The World Gospel of Thomas Saying 56




Gospel of Thomas Saying 56 

Jesus said: He who has known the world has found a corpse; and he who has found a corpse, the world is not worthy of him.

This world is one of shadows and deceptions. Because the mind of man has come to accept it as another home, he remains here to suffer and die as a creature of flesh. But this too is also a lie. Because of this deception of the carnal mind and ego, this world has become the place of the dead; it is Hades. For our sake God’s Son came down into Hades, to set us captives free. So if one has come to know the world and has discovered it is death (a carcass), then he has overcome the world and the world is not worthy of him anymore. This is why we must be resurrected because we are spiritually dead in sin and in the darkness of deception. This is why we must live by the Spirit of Christ because we are being called to a higher level of life- a higher nature that is not part of the animal kingdom. Our higher nature is found in the Kingdom of God! 

Robert M. Grant and David Noel Freedman write: "Knowing the world is equivalent to finding a corpse (or, in the parallel Saying 80, a body); this knowledge and this discovery are evidently regarded as good, for the world is not worthy of the discoverer (cf., Hebrews 11:38, and page 77). Knowing the world, then, must be truly knowing it for what it is. But we must also consider one more saying (109). The world is not worthy of the one 'who will find himself.' We conclude that Saying 57 [56], like these variants we have cited, is based on the verse which in Matthew (10:39; cf., Mark 8:34-35) follows the verses cited in Saying 56 [55]. 'He who finds his soul [life] will lose it, and he who loses his soul for my sake will find it.' Either Thomas simply mystifies his readers by speaking of a corpse or he uses 'corpse' as the equivalent for 'body' and hence for 'self.' The Naassenes used

'corpse' of the spiritual man (Hippolytus, Ref., 5, 8, 22)." (The Secret Sayings of Jesus, p. 164)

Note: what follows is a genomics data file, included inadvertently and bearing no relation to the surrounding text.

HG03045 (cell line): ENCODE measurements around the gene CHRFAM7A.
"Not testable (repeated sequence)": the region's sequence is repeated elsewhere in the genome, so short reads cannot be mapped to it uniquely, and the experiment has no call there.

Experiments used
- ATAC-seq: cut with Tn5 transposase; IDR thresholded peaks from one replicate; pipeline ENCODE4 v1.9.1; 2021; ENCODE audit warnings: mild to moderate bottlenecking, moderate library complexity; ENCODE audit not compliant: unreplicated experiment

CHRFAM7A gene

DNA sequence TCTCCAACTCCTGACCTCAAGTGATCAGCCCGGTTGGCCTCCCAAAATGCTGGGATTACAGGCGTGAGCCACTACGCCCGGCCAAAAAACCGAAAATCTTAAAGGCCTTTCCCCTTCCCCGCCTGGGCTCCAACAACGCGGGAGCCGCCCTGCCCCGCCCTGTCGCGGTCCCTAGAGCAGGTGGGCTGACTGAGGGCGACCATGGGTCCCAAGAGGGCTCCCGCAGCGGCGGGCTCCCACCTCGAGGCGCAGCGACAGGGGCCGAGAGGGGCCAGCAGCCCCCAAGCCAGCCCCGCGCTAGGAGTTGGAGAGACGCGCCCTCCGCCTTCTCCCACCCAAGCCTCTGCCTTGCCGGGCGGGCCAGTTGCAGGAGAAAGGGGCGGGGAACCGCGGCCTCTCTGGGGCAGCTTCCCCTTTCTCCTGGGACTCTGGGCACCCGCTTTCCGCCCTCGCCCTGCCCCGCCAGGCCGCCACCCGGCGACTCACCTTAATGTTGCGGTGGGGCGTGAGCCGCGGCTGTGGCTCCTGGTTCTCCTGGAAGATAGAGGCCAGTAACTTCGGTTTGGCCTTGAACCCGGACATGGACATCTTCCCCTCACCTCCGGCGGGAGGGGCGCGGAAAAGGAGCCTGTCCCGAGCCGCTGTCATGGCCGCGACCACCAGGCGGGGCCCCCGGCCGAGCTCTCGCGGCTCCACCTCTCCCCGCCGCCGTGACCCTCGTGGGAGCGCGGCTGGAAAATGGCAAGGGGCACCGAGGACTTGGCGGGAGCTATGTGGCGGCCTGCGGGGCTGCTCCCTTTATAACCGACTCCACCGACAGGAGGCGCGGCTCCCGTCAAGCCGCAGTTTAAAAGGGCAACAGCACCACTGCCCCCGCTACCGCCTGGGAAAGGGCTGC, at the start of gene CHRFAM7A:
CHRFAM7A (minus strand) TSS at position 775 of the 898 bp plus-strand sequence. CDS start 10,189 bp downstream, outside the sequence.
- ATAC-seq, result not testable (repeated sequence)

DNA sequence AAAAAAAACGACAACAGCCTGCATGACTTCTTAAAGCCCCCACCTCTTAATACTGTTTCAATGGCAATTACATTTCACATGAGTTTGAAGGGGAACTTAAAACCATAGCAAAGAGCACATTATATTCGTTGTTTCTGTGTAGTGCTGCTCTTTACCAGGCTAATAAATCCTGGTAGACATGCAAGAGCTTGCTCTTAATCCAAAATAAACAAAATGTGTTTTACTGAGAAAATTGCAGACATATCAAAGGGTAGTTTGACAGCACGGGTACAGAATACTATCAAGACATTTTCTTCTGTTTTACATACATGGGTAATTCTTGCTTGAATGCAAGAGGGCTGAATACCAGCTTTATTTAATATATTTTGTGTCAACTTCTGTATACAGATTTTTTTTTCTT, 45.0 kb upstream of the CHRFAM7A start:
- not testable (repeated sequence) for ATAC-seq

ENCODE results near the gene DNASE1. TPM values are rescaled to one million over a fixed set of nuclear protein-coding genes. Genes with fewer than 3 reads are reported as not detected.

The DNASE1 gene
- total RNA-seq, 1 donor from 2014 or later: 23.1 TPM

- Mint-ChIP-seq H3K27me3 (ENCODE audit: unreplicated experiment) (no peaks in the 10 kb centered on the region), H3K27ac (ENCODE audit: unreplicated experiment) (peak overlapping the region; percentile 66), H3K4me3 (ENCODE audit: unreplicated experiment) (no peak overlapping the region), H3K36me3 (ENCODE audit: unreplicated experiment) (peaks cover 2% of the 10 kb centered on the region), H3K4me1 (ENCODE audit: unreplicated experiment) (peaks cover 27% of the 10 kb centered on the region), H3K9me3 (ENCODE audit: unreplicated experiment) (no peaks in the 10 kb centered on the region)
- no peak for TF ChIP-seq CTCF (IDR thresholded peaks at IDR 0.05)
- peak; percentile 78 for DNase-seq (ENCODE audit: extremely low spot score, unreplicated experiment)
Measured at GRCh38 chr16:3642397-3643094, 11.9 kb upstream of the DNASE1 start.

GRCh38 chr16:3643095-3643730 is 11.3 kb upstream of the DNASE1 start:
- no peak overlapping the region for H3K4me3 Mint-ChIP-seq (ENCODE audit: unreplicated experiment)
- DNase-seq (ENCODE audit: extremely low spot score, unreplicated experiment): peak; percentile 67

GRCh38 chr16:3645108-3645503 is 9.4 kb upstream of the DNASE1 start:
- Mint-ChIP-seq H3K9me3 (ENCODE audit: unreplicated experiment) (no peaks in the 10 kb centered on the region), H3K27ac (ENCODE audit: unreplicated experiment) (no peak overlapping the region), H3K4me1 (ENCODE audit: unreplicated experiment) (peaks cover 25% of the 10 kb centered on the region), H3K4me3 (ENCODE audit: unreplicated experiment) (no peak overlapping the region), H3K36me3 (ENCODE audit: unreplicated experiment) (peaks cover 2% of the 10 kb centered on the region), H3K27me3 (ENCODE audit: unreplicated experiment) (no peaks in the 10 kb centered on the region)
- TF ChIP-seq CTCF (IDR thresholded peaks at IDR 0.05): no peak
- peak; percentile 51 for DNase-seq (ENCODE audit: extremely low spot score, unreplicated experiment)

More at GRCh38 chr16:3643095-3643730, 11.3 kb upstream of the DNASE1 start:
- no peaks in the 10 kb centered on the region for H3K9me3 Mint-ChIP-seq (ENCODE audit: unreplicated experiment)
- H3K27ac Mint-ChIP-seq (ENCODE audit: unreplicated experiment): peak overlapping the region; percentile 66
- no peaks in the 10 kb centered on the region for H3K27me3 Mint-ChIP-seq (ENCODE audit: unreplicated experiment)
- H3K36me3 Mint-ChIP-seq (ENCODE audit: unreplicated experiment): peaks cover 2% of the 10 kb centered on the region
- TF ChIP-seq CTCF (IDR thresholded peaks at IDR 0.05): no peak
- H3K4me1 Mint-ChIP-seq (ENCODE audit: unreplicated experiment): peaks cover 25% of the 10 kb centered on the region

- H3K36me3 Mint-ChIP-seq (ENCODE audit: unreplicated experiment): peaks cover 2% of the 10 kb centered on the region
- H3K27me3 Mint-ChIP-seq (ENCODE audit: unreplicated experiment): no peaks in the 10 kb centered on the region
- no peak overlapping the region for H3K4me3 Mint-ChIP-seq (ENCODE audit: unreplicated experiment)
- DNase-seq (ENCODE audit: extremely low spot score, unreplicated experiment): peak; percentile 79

F. F. Bruce writes: "To say that the world is not worthy of someone (cf. Hebrews 11.38) is to commend him; therefore (strange as it may seem) to find a corpse is praiseworthy. The Naassenes, according to Hippolytus, spoke of the spiritual body as a 'corpse'. [The reason for this strange use of 'corpse' was that the spiritual essence is 'buried' in the body as a corpse is buried in a tomb (Hippolytus, Refutation v.8.22).] But the analogy of Saying 111 ('as for him who finds himself, the world is not worthy of him') suggests that here 'corpse' means 'body' as used in the sense of 'self'. If so, we may have a cryptic parallel to the canonical saying about gaining the world and losing one's own self, or vice versa (Luke 9.24f.; Matthew 16.25f.), which follows a saying about denying self and taking up the cross (cf. Saying 55)." (Jesus and Christian Origins Outside the New Testament, p. 135) (Cp. Hebrews 11:38 Saying 27:1; 80 110; 111:3)

56) Jesus said, "Whoever has come to understand the world [who through many deceptions has hidden the Keys of Knowledge (spiritual meanings) behind a veil of fleshly traditions, ordinances and festivals etc..] has found (only) a corpse [it is dead for the spirit of the world is poverty having no insight], and whoever has found a corpse [discovered the truth about the world and how religions still uses types and images, customs and rituals etc.. as forms and works to observe which only serves to undermine the Truth (every state has its own "holi-days"] is superior to the world [the Elect are not subject to the strong delusion "For roused shall be false christs and false prophets, and they shall be giving great signs and miracles, so as to deceive, if possible, even the Elect" but since He will not lose any of His Own it is not possible! Halleluiah!!]." 

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